Inhibitory effect of lamotrigine on A-type potassium current in hippocampal neuron-derived H19-7 cells

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Abstract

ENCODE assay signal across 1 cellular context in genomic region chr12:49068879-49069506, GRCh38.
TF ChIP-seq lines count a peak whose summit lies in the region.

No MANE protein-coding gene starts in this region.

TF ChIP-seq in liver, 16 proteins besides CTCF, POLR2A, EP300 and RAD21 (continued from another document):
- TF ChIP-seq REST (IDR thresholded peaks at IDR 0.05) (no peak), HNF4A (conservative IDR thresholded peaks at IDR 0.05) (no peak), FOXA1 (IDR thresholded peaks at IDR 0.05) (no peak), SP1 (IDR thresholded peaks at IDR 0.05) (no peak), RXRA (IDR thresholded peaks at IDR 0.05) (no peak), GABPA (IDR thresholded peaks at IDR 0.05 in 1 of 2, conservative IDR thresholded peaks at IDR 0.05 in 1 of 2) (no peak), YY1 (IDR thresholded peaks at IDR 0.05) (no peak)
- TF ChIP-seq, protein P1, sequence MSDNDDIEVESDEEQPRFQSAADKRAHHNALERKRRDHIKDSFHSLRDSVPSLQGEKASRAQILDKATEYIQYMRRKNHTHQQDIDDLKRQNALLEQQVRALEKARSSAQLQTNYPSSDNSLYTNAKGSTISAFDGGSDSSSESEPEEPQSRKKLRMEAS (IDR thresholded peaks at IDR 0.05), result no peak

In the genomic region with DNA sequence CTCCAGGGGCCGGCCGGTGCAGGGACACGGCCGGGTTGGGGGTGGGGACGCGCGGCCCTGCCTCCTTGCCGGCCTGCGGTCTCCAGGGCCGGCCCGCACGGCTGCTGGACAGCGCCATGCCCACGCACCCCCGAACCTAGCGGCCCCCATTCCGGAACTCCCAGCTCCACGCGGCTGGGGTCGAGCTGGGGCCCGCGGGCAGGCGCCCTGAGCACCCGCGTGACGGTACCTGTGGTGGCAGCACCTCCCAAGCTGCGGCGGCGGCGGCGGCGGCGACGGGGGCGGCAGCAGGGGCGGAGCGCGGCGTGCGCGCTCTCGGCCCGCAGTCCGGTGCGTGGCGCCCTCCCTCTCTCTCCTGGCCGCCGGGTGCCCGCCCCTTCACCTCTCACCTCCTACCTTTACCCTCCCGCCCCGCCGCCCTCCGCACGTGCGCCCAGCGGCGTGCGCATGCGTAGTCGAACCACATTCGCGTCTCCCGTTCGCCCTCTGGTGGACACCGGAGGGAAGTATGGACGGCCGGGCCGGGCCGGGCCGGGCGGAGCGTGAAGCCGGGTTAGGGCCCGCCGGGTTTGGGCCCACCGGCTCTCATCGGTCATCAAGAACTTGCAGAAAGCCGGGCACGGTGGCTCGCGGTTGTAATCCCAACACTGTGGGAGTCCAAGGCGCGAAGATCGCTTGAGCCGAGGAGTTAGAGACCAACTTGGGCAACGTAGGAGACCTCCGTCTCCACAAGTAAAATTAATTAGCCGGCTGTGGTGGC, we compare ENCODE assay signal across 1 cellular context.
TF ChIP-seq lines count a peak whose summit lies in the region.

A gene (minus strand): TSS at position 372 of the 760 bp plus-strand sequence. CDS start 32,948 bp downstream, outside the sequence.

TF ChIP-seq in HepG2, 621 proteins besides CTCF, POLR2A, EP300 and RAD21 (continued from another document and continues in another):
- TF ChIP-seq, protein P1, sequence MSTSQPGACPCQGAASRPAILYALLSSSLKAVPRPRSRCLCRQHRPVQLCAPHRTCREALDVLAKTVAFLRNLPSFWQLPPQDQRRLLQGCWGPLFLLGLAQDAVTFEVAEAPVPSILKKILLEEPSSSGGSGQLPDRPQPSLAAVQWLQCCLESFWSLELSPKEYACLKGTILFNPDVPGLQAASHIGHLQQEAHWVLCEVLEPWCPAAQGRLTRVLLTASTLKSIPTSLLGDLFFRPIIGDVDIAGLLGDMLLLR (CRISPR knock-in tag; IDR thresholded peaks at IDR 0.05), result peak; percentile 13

Purpose: We investigated the effects of lamotrigine (LTG) on the rapidly inactivating A-type K+ current (IA) in embryonal hippocampal neurons. Methods: The whole-cell configuration of the patch-clamp technique was applied to investigate the ion currents in cultured hippocampal neuron-derived H19-7 cells in the presence of LTG. Effects of various related compounds on IA in H19-7 cells were compared. Results: LTG (30 μM-3 mM) caused a reversible reduction in the amplitude of IA. The median inhibitory concentration (IC50) value required for the inhibition of IA by LTG was 160 μM. 4-Aminopyridine (1 mM), quinidine (30 μM), and capsaicin (30 μM) were effective in suppressing the amplitude of IA, whereas tetraethylammonium chloride (1 mM) and gabapentin (100 μM) had no effect on it. The time course for the inactivation of IA was changed to the biexponential process during cell exposure to LTG (100 μM). LTG (300 μM) could shift the steady-state inactivation of IA to a more negative membrane potential by approximately - 10 mV, although it had no effect on the slope of the inactivation curve. Moreover, LTG (100 μM) produced a significant prolongation in the recovery of IA inactivation. Therefore in addition to the inhibition of voltage-dependent Na+ channels, LTG could interact with the A-type K+ channels to suppress the amplitude of IA. The blockade of I A by LTG does not simply reduce current magnitude, but alters current kinetics, suggesting a state-dependent blockade. LTG might have a higher affinity to the inactivated state than to the resting state of the IA channel. Conclusions: This study suggests that in hippocampal neurons, during exposure to LTG, the LTG-mediated inhibition of these K+ channels could be one of the ionic mechanisms underlying the increased neuronal excitability.